Honors Theses

Date of Award

2013

Document Type

Undergraduate Thesis

Department

Pharmaceutics and Drug Delivery

First Advisor

John Rimoldi

Relational Format

Dissertation/Thesis

Abstract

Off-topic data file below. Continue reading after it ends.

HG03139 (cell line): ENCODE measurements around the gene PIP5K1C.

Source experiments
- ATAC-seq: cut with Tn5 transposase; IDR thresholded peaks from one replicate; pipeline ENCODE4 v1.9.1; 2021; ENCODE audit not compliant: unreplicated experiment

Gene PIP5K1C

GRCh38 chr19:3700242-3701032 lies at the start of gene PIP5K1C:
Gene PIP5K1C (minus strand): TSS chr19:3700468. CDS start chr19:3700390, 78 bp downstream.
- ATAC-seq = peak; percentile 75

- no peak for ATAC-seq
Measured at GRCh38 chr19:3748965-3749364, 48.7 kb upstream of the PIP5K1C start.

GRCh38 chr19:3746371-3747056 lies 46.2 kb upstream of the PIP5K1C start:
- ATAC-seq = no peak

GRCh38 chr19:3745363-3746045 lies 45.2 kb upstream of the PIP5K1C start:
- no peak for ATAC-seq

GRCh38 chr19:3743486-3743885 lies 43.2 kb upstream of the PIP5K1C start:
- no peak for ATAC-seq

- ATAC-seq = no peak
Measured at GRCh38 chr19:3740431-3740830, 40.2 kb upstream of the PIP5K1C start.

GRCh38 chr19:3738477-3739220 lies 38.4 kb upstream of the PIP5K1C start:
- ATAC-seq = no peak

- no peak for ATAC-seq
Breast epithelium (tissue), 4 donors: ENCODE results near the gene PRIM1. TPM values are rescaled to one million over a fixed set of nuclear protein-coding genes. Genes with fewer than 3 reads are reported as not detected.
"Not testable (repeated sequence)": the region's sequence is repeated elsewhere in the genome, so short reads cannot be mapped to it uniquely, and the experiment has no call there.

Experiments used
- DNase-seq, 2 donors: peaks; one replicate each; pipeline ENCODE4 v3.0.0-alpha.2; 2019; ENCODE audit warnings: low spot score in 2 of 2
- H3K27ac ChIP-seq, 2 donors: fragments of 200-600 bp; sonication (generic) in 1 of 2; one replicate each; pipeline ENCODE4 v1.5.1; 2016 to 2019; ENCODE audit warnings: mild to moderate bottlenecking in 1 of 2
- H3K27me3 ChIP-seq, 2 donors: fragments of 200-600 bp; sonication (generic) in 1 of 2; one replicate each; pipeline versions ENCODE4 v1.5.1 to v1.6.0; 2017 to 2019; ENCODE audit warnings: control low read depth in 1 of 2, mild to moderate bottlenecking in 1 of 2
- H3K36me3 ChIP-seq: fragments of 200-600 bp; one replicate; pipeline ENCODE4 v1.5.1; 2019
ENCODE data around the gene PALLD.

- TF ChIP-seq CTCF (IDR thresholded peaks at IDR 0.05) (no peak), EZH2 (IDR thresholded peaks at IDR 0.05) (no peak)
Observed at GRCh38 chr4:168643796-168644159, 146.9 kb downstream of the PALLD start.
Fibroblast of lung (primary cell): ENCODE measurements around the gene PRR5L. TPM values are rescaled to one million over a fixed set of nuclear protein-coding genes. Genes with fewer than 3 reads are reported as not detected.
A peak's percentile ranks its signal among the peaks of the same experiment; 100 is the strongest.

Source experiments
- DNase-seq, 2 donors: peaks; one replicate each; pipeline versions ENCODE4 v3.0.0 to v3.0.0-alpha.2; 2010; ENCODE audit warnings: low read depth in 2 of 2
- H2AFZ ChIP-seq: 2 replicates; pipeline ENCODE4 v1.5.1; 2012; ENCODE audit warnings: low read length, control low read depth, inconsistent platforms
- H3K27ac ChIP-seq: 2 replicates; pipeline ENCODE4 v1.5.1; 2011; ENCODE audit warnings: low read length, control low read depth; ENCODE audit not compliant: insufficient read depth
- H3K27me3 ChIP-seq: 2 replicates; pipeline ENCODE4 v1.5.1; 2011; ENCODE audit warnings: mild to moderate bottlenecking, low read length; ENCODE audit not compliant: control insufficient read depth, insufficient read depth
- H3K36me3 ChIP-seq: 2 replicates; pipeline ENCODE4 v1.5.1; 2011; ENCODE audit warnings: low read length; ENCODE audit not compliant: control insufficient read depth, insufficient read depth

Scytovirin is a novel anti-viral protein isolated from the cyanobacterium Scytonema varium. This protein has produced great scientific interest for its anti-human immunodeficiency virus (HIV) activity. Scytovirin disrupts the mechanism of HV infection by binding to HIV-1 proteins glycoprotein 120, glycoprotein 160, and glycoprotein 41. It does not bind to the CD4 receptor on human immune cells. The wild-type protein consists of a single 95 amino acid chain. When folded, Scytovirin's amino acid sequence is arranged into two distinct domains, each with a high degree of sequence conservation. This implicates the importance of both domains in anti-HIV activity. Primers were designed and constructed to synthesize three novel, mutant, forms of the Scytovirin protein in an attempt to increase the anti-HIV activity of Scytovirin. Each gene analog featured coding to increase the size of the new mutant proteins by the addition of the second domain onto the nearly wild-type protein. The amino acid sequence connecting this domain was unique to each mutant. Single amino acids were replaced at numerous locations in each domain through site-directed mutagenesis to facilitate proper folding of the proteins. Once the gene constructs were sequenced and purified, all three mutants were expressed in Escheria coli, each with thrombin (THR) fused to its N-terminus. The protein constructs, three versions of SD1-SD2-SD2, were cleaved from THR with restriction enterokinase (rEK). Soluble protein was purified using polyhistidine tag affinity purification through FPLC, and HPLC. NMR determined the structures of the proteins and if proper folding had occurred. SD1-SD2-SD2 wild-type and short linkers were expressed in Origami cells, purified, and examined by 2D Heteronuclear NOESY NMR. NMR of SD1-SD2-SD2 wild-type linker indicated that the protein had not folded completely. Additional research involving the expression and purification parameters of SD1-SD2-SD2 is required to obtain proper folding before SD1-SD2-SD2 will be screened against HIV-1 to assess anti-viral activity.

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